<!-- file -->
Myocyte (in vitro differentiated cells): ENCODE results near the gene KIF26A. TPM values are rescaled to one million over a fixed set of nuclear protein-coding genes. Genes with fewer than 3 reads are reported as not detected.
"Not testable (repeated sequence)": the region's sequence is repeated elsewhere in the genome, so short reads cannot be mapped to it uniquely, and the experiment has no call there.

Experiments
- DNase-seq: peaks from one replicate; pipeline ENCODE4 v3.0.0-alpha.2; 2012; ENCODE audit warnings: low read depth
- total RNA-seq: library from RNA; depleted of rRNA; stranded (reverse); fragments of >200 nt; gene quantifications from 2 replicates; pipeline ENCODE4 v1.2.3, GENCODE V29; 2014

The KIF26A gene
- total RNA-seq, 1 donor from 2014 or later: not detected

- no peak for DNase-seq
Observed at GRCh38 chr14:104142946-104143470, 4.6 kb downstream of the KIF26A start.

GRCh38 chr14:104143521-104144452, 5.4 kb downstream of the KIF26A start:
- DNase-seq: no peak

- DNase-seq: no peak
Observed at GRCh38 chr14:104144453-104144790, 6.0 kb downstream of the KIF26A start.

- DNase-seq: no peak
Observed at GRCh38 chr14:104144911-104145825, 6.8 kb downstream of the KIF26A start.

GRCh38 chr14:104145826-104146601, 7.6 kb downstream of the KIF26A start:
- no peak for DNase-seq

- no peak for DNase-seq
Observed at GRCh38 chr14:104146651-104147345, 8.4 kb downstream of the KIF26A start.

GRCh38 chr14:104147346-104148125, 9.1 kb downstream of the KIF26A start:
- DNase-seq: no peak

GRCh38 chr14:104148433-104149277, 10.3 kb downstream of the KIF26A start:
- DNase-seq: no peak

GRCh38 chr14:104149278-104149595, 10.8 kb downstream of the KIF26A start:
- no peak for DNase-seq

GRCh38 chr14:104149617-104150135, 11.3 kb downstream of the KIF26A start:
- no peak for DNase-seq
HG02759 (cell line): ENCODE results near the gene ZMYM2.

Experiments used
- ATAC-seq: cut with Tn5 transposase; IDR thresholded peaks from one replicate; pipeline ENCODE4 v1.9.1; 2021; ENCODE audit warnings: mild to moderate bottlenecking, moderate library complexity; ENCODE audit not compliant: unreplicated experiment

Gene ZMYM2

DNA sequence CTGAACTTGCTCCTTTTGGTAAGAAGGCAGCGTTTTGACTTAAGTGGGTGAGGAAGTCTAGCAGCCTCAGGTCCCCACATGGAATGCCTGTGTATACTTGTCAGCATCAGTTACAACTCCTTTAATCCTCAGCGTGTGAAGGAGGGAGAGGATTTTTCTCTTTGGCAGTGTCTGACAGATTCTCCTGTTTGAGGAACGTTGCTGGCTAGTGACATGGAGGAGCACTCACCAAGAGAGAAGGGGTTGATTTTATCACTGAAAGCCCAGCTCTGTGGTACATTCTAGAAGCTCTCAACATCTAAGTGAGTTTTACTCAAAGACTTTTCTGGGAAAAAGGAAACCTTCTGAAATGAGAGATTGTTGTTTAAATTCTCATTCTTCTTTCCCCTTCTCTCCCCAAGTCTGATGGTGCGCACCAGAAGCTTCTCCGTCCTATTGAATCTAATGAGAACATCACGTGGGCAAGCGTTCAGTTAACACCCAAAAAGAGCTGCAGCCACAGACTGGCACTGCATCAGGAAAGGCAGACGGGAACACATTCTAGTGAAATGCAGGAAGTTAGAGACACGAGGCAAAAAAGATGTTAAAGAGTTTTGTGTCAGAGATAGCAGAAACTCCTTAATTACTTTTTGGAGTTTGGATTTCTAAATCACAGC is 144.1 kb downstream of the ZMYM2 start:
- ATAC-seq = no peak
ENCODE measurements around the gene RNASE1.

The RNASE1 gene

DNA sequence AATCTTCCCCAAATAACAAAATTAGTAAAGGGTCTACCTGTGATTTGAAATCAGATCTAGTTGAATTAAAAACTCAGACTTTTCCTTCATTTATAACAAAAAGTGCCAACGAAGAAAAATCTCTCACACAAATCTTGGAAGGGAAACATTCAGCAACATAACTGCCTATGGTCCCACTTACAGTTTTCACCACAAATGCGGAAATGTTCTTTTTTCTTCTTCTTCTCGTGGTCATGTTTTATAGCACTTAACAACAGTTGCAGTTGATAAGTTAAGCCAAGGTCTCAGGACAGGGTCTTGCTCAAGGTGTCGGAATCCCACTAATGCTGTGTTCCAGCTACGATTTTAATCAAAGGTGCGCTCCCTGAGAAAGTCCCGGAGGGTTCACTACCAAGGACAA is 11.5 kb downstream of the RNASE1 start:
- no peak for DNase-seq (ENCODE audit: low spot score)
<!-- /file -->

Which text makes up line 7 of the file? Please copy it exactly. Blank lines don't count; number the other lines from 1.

- total RNA-seq, 1 donor from 2014 or later: not detected